The administration's allotted time to appeal the Ninth Circuit ruling to the Supreme Court expired earlier this week. "The mandate of the Ninth Circuit is final and their decision will now be the law of the land," said Joseph Sandler, lead attorney for the Hemp Industries Association.
"Removing the cloud the DEA put into the marketplace will spur a dramatic surge in the supply and consumption of healthy omega-3 rich hemp seed in America," says David Bronner, chair of the HIA's Food and Oil Committee and president of ALPSNACK/Dr. Bronner's Magic Soaps. "This is a huge victory for the hemp industry."
"More and more health foods containing omega-3 rich hemp nut and oil will be appearing on store shelves since the legal status is no longer an issue," said Alexis Baden-Mayer, director of government affairs for Vote Hemp.
"Americans are looking for healthy alternative sources of omega-3 to supplement their diets due to concerns regarding trace mercury in fish and fish oil supplements," said Baden-Mayer.
Currently, the U.S. marketplace is supplied by hemp seed grown and processed in Canada and Europe, but Baden-Mayer said the Hemp Industries Association will lobby Congress to again allow American farmers to grow industrial hemp and "participate in this lucrative growth market."
U.S. hemp food companies voluntarily observe reasonable THC limits similar to those adopted by European nations and Canada. These limits protect consumers with a wide margin of safety from workplace drug testing interference.
The United States granted the first hemp permit in over 40 years to Hawaii for an experimental quarter acre plot in 1999. The license has been renewed since. Twenty-two states have introduced legislation to permit the cultivation of industrial hemp. Vermont, Hawaii, North Dakota, Montana, Minnesota, Illinois Virginia, New Mexico, California, Arkansas, Kentucky, Maryland and West Virginia have passed legislation for support, research, or cultivation. The National Conference of State Legislators has endorsed industrial hemp.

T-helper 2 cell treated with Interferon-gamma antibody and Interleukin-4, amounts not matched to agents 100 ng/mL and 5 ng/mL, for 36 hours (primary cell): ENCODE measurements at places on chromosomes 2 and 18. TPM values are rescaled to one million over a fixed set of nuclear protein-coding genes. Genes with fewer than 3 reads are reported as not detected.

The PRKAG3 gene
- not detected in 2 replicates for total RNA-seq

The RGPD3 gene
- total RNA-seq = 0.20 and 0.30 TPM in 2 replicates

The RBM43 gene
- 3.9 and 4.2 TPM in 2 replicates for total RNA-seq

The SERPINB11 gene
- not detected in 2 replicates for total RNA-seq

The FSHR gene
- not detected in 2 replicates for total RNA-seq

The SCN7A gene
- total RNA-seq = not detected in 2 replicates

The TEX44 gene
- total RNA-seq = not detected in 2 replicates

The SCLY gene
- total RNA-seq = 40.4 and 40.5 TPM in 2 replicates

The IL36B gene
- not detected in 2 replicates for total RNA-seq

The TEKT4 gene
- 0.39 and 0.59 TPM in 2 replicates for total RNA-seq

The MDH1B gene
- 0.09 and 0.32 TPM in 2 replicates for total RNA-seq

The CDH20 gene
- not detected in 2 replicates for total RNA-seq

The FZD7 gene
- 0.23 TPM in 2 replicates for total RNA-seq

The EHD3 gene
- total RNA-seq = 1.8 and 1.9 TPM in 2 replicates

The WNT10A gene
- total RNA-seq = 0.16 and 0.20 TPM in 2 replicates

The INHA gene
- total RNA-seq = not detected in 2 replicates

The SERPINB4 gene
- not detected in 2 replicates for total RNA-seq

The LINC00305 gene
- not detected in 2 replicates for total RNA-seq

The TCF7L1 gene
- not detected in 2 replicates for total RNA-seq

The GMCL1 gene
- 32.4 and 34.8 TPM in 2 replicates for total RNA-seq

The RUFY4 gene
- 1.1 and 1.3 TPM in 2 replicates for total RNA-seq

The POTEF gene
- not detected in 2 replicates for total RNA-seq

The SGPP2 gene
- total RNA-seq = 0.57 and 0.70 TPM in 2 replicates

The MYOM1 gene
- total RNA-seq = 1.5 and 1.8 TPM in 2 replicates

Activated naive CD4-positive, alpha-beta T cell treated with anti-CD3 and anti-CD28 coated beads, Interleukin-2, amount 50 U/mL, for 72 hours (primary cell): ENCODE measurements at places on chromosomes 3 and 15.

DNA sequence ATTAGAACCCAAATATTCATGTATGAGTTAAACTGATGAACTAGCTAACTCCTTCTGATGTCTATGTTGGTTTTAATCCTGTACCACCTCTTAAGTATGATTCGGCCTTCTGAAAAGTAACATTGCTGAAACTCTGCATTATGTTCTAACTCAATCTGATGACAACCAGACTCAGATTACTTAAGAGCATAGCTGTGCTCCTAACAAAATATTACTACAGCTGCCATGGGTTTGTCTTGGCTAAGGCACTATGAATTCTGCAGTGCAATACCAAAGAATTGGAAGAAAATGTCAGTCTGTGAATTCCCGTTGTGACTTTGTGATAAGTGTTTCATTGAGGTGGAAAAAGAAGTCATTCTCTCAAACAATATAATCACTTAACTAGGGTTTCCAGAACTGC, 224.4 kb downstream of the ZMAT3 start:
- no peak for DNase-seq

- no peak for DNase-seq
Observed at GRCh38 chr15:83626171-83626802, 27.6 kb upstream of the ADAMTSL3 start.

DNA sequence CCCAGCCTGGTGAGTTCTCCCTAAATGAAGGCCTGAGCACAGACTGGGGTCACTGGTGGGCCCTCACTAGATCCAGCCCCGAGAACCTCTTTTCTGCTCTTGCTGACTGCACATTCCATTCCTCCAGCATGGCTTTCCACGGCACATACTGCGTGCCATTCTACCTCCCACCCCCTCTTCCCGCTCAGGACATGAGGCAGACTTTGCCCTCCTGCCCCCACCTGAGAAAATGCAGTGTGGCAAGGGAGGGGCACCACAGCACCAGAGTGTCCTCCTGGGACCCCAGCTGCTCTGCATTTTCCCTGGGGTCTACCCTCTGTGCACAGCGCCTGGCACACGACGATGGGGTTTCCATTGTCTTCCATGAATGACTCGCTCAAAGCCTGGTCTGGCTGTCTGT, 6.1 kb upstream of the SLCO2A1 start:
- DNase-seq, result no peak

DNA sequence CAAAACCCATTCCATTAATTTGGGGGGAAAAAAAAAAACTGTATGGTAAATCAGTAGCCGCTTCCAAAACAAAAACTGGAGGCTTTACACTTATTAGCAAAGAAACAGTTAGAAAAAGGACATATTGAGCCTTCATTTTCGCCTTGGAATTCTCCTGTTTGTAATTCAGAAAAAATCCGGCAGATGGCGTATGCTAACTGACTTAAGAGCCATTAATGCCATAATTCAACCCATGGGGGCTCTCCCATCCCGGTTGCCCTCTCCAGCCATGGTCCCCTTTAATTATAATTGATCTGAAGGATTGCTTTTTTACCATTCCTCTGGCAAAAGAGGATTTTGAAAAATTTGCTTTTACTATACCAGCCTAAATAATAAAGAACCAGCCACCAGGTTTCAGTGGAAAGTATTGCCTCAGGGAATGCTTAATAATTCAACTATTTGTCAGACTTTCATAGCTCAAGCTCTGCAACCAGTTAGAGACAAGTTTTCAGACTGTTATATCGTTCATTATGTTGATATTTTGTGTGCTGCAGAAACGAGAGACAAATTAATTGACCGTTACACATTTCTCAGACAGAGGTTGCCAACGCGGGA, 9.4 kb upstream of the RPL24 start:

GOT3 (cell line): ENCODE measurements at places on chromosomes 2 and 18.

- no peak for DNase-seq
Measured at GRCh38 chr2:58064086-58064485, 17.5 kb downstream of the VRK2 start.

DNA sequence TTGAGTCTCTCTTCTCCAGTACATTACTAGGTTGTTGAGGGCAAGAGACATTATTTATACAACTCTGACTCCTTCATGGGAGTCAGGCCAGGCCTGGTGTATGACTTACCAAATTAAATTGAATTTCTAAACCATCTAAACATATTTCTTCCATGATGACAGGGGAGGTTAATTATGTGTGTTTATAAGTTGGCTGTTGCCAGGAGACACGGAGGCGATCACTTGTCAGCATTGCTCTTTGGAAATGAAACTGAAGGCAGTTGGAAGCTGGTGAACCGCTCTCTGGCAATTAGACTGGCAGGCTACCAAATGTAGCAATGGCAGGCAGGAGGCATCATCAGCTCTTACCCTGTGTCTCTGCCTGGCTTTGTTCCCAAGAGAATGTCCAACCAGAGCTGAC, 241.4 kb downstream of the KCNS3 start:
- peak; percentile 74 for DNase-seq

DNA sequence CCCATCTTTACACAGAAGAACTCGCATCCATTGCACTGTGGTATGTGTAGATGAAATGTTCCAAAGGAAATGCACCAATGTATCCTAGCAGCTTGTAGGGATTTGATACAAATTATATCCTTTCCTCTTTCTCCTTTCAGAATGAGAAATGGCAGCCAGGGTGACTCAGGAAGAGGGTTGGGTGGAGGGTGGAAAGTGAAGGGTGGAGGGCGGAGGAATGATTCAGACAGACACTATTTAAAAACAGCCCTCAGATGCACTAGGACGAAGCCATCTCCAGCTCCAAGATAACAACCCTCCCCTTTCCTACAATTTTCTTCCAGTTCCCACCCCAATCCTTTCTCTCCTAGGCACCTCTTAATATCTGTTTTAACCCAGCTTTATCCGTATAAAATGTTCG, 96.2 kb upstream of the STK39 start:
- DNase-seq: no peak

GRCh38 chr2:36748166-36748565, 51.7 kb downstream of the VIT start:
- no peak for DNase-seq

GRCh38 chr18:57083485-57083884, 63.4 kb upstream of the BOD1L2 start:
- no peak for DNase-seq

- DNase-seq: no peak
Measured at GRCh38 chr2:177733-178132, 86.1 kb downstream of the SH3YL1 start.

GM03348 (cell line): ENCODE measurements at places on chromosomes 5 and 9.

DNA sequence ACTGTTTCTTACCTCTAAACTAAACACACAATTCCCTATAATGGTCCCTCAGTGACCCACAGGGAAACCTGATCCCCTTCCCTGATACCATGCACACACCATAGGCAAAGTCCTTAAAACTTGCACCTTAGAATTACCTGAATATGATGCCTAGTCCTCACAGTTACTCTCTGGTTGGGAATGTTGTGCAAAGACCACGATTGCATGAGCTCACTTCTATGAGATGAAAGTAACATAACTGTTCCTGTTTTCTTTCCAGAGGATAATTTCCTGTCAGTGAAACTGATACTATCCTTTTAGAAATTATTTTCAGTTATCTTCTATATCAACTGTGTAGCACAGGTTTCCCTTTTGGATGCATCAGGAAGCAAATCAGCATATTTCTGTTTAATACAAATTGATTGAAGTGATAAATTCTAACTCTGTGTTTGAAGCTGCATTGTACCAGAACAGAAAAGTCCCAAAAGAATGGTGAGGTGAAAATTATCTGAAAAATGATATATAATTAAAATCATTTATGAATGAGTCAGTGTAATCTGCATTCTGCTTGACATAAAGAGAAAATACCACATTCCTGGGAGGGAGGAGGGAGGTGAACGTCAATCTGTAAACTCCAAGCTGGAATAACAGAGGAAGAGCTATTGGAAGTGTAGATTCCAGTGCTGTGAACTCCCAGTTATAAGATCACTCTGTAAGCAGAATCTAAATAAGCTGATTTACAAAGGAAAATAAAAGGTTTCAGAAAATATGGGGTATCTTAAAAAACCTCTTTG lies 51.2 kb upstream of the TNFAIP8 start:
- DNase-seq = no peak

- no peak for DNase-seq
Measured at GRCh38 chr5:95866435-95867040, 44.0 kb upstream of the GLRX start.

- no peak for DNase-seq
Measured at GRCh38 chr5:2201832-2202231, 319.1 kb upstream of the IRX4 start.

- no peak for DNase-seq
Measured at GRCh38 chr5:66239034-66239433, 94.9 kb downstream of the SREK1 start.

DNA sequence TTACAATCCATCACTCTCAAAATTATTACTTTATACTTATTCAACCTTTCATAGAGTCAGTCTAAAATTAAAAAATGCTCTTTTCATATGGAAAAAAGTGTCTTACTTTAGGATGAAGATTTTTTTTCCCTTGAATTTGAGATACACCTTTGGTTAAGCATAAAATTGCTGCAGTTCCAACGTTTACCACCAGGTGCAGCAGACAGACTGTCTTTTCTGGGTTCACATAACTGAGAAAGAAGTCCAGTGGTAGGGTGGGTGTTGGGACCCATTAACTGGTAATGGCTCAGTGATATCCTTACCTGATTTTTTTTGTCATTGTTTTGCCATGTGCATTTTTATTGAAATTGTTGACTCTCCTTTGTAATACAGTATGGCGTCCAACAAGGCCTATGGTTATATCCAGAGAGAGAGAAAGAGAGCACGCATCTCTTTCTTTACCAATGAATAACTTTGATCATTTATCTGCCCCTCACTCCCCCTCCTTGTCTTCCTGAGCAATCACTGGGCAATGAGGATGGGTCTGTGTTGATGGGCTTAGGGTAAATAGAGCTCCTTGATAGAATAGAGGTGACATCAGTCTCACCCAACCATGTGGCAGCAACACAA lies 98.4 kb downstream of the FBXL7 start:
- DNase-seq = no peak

Oil Well Proposed for Roadless Grassland in WyomingLARAMIE, Wyoming, September 30, 2004 (ENS) - The U.S. Forest Service is considering a proposal to drill an exploratory oil well inside the Duck Creek Roadless Area, one of six officially recognized roadless areas on the Thunder Basin National Grassland.
The Duck Creek Roadless Area, north of Gillette in the Little Powder River valley, encompasses pristine grasslands and groves of ponderosa pine, are area the Laramie based Biodiversity Conservation Alliance calls "some of the finest wildlife habitat in northeast Wyoming."
"Disappearing wildlife like the ferruginous hawk and black-tailed prairie dog still hold sway here," the conservationists say. "But Yates Petroleum wants to move into the roadless area with bulldozers and drilling rigs, employing the highest-impact drilling techniques."
The Biodiversity Conservation Alliance is asking the Forest Service to choose a low-impact alternative instead. "The agency should move the proposed well site to the very edge of the roadless area, and require that access roads be built outside roadless lands," the group says.
The conservationists want Yates Petroleum to employ low-impact techniques like using two-track routes for vehicle access rather than building high-standard roads.
They suggest using "closed-loop" drilling techniques to reduce wellpad size, laying down removable mats for initial heavy equipment access, heliporting drilling rigs, and removing oil by pipeline instead of trucking it out.
In 1994, the Forest Service prepared the Thunder Basin Oil and Gas Leasing EIS and issued a Record of Decision for future oil and gas development on the Thunder Basin National Grasslands. The BLM then offered the federal lease for sale. Yates Petroleum purchased the lease in 1997.
Under the Service's Preferred Alternative in the Draft Environmental Impact Statement there would be road building and pad construction. Direct effects on the land would be soil erosion and displacement. Less than three acres of land would be disturbed for the life of the well, the Forest Service says.